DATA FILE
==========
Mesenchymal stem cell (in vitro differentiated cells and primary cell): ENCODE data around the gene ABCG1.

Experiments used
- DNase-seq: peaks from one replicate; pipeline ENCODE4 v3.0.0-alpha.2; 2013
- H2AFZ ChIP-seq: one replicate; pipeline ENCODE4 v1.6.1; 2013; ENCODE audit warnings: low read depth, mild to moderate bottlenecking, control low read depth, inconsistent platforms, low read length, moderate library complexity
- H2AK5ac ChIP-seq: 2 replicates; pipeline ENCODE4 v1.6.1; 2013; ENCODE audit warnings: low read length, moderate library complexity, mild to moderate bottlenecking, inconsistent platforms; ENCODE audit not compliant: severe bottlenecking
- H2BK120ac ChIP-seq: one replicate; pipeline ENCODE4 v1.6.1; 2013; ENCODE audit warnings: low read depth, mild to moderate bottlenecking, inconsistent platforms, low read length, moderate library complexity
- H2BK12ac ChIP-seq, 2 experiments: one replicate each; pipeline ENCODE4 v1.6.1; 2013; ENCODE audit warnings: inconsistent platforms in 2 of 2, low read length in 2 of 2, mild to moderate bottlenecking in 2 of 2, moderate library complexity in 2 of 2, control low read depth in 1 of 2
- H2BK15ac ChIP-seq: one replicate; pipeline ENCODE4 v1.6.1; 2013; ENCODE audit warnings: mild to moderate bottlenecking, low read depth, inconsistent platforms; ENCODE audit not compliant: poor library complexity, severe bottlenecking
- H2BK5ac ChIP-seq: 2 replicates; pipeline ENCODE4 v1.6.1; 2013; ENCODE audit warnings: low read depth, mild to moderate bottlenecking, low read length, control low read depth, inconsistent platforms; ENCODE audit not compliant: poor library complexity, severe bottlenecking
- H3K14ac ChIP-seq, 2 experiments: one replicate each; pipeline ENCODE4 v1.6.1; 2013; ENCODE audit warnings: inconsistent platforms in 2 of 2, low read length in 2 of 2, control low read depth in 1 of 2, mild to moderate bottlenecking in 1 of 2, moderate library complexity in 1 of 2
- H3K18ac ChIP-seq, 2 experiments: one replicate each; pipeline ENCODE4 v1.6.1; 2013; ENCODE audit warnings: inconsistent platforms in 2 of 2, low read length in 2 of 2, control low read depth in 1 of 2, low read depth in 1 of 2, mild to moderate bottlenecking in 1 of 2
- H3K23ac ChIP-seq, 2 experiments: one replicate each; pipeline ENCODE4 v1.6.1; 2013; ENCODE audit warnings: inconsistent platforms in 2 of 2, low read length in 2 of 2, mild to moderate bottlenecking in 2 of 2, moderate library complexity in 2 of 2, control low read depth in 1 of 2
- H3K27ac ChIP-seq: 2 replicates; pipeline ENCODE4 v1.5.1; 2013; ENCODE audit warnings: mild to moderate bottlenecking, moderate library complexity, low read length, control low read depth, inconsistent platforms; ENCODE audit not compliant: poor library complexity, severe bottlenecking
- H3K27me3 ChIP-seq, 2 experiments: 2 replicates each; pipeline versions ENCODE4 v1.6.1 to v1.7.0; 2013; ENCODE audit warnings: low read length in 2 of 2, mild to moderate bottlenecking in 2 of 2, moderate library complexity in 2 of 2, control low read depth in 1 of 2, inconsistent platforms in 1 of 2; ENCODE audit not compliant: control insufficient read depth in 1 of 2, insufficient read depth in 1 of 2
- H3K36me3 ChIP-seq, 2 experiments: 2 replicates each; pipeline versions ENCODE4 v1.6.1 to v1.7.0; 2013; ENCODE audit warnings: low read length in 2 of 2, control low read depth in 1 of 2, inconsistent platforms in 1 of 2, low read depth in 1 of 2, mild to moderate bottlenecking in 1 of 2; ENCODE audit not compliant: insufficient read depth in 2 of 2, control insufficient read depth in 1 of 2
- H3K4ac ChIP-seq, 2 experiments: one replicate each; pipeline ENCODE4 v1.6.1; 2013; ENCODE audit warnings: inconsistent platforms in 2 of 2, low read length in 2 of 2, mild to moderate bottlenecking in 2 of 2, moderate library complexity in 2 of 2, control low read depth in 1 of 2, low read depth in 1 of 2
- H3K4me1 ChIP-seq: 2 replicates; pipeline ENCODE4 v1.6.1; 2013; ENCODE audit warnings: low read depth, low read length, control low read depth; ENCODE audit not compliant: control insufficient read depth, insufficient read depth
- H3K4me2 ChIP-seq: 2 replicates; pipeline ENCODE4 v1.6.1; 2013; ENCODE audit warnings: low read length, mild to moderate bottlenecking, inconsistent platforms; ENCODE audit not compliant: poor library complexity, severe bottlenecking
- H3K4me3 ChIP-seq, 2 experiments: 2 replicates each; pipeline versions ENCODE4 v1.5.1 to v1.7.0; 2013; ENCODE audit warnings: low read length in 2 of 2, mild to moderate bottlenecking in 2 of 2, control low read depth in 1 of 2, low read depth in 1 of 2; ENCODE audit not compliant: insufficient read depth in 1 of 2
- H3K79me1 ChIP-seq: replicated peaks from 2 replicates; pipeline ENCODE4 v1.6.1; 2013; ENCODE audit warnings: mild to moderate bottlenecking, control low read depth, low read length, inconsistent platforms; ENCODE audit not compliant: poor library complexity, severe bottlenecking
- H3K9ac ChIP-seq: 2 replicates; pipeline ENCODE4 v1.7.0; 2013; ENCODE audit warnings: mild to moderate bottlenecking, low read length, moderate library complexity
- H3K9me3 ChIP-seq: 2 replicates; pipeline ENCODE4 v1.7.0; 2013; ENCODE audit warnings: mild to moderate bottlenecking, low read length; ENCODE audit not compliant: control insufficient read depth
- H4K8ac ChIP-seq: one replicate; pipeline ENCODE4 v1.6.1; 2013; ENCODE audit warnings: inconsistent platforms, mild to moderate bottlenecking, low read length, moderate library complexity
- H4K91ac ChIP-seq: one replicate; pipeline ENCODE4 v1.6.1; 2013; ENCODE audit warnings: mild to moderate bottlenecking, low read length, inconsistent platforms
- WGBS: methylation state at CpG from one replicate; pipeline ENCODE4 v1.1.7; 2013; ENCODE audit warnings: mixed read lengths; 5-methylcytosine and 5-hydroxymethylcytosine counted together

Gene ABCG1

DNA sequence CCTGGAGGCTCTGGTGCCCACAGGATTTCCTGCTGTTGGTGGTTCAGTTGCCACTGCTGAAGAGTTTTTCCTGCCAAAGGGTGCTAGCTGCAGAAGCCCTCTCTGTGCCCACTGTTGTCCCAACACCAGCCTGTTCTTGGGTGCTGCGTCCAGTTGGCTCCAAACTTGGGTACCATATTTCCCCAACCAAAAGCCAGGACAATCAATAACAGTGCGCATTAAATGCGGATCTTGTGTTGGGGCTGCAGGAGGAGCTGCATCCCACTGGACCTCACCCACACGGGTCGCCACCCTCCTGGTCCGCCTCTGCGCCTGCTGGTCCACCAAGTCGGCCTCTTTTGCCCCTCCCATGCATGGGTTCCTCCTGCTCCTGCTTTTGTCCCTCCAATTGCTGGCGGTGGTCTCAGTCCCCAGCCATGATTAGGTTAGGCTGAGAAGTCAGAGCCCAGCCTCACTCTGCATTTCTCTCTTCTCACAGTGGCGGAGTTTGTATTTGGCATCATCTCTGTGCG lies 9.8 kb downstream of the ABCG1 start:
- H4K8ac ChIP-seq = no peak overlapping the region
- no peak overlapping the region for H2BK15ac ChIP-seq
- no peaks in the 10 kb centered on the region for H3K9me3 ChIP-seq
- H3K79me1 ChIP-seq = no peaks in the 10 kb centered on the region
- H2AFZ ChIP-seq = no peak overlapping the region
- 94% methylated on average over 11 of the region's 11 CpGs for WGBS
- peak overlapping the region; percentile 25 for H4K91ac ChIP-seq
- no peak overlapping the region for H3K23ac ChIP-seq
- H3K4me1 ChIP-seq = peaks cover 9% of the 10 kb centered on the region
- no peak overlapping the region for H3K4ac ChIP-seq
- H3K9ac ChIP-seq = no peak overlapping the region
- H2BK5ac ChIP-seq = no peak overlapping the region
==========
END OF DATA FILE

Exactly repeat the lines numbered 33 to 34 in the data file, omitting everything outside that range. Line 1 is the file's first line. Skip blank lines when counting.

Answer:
- 94% methylated on average over 11 of the region's 11 CpGs for WGBS
- peak overlapping the region; percentile 25 for H4K91ac ChIP-seq